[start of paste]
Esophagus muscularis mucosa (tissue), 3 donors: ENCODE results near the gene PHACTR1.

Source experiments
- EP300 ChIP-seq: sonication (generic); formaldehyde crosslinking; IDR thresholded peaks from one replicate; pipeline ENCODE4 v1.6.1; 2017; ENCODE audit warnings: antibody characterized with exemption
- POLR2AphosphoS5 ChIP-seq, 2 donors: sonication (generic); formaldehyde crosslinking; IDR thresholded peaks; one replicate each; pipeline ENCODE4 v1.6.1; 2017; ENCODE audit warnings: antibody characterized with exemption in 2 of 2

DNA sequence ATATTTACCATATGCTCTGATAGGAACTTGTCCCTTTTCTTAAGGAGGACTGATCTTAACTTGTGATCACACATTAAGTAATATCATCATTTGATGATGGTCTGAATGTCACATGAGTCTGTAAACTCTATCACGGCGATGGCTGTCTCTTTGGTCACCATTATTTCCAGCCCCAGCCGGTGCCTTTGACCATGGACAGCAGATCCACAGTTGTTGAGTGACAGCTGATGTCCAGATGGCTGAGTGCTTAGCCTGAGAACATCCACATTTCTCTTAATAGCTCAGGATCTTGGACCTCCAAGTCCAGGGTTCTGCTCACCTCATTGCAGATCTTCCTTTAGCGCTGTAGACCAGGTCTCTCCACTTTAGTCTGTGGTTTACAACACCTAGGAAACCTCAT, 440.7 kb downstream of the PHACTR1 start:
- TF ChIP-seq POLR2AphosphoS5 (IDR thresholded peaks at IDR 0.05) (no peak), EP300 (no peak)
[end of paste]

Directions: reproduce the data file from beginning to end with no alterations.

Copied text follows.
Esophagus muscularis mucosa (tissue), 3 donors: ENCODE results near the gene PHACTR1.

Source experiments
- EP300 ChIP-seq: sonication (generic); formaldehyde crosslinking; IDR thresholded peaks from one replicate; pipeline ENCODE4 v1.6.1; 2017; ENCODE audit warnings: antibody characterized with exemption
- POLR2AphosphoS5 ChIP-seq, 2 donors: sonication (generic); formaldehyde crosslinking; IDR thresholded peaks; one replicate each; pipeline ENCODE4 v1.6.1; 2017; ENCODE audit warnings: antibody characterized with exemption in 2 of 2

DNA sequence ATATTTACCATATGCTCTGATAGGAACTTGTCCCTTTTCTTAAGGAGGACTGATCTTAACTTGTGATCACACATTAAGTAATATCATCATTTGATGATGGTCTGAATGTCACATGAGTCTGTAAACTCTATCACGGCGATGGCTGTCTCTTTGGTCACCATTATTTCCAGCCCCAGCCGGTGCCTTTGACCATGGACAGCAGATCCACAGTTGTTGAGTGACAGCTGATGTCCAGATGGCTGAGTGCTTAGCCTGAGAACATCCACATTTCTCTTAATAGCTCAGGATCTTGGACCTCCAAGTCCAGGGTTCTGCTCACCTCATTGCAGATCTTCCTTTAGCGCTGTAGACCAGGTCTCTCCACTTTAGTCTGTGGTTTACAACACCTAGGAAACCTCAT, 440.7 kb downstream of the PHACTR1 start:
- TF ChIP-seq POLR2AphosphoS5 (IDR thresholded peaks at IDR 0.05) (no peak), EP300 (no peak)